Word of the Day Archive
Tuesday December 5, 2000
caveat \KAY-vee-at; KAV-ee-; KAH-vee-aht\
1. (Law) A notice given by an interested party to some officer not to do a certain act until the opposition has a hearing.
2. A warning or caution; also, a cautionary qualification or explanation to prevent misunderstanding.
Two young Harvard M.B.A.'s worked up some highly optimistic projections -- with the caveat that these were speculative and should of course be tested.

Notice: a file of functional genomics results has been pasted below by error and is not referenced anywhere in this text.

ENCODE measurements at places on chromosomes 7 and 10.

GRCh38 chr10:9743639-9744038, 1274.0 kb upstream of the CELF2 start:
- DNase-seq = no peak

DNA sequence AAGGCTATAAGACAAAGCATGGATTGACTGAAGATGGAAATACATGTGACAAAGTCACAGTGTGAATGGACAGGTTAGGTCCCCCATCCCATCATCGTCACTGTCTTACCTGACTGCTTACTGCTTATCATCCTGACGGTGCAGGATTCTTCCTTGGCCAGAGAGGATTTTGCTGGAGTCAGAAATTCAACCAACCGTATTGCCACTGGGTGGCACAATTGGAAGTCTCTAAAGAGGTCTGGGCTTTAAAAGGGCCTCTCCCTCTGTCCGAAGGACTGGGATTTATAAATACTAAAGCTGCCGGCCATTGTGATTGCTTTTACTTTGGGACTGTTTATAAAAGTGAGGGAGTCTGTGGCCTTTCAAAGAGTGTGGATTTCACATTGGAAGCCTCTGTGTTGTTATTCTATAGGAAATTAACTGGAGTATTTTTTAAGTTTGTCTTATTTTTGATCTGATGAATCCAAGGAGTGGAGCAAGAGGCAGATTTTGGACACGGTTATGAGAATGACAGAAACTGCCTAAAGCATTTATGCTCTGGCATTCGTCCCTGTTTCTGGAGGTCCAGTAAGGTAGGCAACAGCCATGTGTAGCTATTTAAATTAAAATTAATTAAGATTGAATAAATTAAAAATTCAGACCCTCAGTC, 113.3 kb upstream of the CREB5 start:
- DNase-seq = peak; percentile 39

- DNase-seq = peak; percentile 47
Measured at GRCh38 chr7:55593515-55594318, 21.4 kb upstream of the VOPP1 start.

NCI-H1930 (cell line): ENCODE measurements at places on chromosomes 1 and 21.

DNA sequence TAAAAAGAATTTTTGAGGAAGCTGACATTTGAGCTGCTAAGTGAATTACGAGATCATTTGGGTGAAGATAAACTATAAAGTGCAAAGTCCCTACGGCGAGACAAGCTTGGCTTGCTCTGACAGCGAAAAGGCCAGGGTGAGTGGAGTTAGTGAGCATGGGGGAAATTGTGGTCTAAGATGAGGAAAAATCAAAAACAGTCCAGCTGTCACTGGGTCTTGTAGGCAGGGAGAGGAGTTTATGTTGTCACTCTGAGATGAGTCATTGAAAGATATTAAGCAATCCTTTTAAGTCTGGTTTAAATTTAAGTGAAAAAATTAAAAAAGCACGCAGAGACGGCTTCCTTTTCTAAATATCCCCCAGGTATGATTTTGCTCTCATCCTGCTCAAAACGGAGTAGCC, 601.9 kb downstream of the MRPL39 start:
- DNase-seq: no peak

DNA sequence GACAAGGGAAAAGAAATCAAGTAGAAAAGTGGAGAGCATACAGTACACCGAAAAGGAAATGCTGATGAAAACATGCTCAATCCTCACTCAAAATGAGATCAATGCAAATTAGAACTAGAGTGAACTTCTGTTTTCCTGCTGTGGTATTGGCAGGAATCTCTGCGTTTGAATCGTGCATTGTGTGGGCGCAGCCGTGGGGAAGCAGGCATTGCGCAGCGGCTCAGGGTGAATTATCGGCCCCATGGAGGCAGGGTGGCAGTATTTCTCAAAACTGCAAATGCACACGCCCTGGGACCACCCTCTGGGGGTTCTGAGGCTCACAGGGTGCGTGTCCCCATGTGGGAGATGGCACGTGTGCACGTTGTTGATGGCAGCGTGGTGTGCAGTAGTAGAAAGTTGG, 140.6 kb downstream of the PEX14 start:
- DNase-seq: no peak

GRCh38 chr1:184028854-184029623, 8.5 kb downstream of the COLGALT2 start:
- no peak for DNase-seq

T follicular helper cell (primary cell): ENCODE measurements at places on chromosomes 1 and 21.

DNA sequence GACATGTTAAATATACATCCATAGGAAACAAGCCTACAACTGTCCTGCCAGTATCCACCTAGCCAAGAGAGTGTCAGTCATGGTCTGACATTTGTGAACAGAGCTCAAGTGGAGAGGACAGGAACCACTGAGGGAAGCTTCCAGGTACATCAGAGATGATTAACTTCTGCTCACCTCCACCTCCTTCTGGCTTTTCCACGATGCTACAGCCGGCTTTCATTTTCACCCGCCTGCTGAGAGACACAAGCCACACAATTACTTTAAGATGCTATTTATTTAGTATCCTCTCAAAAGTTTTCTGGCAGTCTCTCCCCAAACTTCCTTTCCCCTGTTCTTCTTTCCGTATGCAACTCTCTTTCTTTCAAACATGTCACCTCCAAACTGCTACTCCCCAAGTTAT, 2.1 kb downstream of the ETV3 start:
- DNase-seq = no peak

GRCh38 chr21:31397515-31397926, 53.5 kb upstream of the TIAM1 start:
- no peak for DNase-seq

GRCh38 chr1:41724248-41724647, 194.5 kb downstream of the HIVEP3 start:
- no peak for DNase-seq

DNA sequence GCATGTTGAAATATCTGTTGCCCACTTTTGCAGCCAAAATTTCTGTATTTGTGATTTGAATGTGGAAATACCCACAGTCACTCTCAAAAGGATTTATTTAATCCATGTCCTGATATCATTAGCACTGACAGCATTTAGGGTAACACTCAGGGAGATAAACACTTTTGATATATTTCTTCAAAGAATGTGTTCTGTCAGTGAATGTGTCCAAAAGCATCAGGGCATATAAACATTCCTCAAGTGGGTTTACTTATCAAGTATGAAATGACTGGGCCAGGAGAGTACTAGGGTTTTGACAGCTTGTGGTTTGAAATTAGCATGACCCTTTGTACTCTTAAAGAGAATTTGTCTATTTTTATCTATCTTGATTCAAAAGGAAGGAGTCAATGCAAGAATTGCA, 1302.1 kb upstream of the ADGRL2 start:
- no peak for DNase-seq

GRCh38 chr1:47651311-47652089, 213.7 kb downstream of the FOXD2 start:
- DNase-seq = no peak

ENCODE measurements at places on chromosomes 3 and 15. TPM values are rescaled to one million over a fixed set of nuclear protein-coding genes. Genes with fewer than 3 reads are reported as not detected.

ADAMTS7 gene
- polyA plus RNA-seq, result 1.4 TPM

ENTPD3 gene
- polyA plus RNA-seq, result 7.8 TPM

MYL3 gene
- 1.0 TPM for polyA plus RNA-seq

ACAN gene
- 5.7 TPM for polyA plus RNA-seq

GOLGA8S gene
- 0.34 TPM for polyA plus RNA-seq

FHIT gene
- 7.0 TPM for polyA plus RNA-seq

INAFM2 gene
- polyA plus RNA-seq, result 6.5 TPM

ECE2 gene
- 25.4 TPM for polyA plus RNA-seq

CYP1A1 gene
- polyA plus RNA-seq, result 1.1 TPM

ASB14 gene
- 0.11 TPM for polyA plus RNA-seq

-- Roy Blount Jr., "Able Were They Ere They Saw Cable", New York Times, March 9, 1986
At Disney, Eisner says, adding an important caveat, "Failing is good, as long as it doesn't become a habit."
-- Warren Bennis and Patricia Ward Biederman, Organizing Genius
Caveat comes from the Latin caveat, "let him beware," from cavere, "to beware."